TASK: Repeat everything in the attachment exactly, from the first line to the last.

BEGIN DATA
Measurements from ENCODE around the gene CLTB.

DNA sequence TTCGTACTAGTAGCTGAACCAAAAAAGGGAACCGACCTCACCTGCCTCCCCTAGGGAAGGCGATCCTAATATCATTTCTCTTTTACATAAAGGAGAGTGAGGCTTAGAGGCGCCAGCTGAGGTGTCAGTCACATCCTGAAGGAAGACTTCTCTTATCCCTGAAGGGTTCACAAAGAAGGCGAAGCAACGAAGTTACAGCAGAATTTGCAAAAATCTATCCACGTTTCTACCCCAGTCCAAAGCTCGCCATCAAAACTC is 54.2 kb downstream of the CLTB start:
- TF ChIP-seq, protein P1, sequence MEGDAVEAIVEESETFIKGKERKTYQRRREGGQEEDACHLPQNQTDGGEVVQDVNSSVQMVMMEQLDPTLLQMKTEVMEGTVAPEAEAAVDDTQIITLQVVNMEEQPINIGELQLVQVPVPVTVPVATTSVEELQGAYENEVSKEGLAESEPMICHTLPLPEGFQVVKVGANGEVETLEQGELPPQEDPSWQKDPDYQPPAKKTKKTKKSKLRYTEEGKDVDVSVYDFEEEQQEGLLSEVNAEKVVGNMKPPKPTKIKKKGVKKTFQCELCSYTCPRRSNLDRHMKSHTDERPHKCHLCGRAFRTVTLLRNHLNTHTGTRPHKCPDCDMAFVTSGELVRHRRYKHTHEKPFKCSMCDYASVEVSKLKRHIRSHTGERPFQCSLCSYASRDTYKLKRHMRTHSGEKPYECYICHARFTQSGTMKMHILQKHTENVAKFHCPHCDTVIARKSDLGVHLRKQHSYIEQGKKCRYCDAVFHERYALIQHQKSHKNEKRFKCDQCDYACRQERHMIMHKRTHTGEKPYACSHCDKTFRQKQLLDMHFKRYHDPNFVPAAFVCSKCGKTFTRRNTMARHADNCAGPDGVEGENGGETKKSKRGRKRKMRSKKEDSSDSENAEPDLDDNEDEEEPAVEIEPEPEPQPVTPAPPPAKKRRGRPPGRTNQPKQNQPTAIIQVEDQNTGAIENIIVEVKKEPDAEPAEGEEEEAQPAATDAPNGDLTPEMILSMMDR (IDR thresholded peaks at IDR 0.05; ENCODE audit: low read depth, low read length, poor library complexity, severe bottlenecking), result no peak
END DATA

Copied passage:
Measurements from ENCODE around the gene CLTB.

DNA sequence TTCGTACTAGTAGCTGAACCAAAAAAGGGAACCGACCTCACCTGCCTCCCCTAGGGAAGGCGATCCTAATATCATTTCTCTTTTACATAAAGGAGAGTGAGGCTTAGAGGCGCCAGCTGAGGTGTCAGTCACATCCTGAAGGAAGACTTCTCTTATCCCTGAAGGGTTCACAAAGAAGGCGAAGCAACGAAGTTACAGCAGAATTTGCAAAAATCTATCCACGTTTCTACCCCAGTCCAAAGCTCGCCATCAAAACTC is 54.2 kb downstream of the CLTB start:
- TF ChIP-seq, protein P1, sequence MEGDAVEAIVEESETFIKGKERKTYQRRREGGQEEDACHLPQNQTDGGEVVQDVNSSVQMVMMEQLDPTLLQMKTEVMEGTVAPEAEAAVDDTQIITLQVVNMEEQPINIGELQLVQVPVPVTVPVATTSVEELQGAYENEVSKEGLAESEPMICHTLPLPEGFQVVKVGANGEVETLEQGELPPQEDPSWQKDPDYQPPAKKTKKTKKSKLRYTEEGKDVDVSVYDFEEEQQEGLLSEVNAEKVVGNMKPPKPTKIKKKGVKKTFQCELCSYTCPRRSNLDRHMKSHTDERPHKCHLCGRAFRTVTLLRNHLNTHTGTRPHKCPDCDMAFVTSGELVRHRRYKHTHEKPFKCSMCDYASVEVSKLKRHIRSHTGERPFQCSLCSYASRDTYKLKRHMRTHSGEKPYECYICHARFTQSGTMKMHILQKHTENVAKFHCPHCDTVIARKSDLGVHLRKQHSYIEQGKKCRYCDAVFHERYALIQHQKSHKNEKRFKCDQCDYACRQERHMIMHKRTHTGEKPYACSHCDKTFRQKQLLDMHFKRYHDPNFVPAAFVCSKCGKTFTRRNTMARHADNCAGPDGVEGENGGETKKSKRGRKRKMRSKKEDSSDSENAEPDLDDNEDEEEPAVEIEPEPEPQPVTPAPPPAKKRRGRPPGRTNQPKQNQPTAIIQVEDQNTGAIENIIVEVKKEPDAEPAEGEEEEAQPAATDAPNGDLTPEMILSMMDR (IDR thresholded peaks at IDR 0.05; ENCODE audit: low read depth, low read length, poor library complexity, severe bottlenecking), result no peak